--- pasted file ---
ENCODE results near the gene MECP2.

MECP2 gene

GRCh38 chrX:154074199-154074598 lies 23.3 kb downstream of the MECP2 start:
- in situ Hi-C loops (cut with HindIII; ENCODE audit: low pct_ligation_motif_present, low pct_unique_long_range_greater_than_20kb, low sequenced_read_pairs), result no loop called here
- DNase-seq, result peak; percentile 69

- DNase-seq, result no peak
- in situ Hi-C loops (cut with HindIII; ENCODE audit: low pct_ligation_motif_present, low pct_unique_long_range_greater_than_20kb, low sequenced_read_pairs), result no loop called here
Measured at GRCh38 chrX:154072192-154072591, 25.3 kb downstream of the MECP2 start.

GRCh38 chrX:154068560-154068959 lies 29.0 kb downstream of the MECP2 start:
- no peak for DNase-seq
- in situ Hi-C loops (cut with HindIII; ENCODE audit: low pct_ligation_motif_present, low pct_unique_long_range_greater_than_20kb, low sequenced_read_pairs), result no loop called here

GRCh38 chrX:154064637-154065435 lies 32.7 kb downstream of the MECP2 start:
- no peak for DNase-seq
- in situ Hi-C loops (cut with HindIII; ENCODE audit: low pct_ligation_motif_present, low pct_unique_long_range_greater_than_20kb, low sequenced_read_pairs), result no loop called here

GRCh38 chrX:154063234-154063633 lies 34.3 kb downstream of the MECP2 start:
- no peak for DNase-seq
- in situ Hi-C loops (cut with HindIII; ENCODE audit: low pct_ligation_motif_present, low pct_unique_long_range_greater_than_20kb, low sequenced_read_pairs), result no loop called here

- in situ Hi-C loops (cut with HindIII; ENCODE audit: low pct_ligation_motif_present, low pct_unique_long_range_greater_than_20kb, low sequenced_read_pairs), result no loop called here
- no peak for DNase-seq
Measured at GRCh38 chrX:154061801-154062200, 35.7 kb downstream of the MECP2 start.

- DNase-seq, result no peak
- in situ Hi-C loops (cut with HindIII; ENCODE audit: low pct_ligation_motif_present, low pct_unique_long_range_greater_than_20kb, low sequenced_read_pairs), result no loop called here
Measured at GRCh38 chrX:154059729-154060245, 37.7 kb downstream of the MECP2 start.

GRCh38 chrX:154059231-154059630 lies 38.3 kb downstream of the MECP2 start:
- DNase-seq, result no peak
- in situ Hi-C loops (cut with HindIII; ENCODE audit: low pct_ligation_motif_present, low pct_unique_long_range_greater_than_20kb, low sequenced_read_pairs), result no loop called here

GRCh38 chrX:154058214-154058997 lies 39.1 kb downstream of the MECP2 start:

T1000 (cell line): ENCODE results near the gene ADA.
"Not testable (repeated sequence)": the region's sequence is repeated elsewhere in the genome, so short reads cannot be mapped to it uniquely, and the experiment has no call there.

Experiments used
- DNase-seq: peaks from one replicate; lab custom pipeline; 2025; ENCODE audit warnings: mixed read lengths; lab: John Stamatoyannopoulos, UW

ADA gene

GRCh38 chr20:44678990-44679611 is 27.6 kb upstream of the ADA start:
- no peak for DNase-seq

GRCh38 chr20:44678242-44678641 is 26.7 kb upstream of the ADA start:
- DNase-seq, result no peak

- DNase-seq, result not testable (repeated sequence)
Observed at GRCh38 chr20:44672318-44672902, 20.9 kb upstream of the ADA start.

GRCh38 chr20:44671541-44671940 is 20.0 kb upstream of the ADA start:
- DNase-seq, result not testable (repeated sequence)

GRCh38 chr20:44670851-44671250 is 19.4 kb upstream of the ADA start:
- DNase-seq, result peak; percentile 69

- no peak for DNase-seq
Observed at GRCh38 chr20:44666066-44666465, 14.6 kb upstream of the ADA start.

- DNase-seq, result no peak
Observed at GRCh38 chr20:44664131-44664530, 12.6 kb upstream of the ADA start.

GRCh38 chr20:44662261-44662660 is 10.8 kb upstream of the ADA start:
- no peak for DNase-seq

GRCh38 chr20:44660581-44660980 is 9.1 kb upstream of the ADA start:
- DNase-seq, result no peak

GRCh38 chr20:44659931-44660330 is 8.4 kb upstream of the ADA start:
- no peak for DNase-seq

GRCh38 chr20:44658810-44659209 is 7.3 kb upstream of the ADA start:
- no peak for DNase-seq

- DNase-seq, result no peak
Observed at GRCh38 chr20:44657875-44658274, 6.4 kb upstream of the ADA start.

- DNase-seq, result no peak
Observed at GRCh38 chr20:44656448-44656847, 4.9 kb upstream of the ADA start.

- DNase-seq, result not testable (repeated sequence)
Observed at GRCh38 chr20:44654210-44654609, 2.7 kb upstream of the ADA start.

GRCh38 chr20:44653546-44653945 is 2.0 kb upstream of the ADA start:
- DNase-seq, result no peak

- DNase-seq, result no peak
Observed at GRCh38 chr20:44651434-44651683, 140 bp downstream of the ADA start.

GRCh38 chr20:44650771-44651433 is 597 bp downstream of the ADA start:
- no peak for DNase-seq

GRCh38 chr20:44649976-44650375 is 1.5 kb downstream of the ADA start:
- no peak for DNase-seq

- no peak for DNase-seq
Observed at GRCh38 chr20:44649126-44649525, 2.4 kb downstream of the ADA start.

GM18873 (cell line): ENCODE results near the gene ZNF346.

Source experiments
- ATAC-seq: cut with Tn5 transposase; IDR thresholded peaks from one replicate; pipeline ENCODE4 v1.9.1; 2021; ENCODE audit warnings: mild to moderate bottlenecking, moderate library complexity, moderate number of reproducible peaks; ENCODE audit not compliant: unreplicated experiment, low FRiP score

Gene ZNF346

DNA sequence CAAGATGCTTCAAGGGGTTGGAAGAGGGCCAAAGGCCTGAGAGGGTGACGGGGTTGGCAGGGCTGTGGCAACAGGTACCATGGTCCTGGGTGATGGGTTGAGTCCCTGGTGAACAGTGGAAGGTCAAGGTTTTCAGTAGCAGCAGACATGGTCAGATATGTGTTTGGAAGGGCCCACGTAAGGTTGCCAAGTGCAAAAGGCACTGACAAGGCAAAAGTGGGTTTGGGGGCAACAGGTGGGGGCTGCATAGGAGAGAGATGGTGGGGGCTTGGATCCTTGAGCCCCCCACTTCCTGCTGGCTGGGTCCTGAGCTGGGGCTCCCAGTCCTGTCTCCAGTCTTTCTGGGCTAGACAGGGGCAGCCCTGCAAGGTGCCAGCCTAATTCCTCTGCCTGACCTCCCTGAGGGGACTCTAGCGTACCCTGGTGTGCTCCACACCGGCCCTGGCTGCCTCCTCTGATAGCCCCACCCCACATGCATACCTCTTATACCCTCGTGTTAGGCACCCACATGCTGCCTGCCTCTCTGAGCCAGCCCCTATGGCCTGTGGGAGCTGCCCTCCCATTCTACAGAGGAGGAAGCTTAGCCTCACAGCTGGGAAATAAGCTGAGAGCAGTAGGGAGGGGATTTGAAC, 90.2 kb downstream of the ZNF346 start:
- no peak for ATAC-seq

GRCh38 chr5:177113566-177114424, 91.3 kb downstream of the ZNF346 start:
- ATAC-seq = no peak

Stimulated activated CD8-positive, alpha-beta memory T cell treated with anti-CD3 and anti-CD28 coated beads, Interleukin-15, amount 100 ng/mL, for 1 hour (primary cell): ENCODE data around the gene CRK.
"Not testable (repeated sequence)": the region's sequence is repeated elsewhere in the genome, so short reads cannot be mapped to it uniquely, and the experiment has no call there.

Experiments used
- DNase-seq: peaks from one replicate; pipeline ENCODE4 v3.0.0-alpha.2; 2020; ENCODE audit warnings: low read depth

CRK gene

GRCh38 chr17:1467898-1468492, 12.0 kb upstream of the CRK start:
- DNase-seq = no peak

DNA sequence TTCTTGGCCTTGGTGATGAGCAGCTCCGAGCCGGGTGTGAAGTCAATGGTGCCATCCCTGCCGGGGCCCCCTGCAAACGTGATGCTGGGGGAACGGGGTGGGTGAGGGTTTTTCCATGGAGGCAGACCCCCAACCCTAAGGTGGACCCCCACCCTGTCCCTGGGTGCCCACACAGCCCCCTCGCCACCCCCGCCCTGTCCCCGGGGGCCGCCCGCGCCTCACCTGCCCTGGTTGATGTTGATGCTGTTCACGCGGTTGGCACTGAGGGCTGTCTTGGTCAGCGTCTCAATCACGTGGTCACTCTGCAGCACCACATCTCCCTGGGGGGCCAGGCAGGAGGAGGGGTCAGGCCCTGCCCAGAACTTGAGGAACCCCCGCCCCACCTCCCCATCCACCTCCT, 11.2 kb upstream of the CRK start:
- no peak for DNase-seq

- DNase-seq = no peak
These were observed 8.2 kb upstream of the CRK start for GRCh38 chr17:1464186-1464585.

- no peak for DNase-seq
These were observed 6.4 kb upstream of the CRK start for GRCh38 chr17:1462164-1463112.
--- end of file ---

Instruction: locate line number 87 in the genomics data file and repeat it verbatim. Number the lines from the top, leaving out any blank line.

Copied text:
- no peak for DNase-seq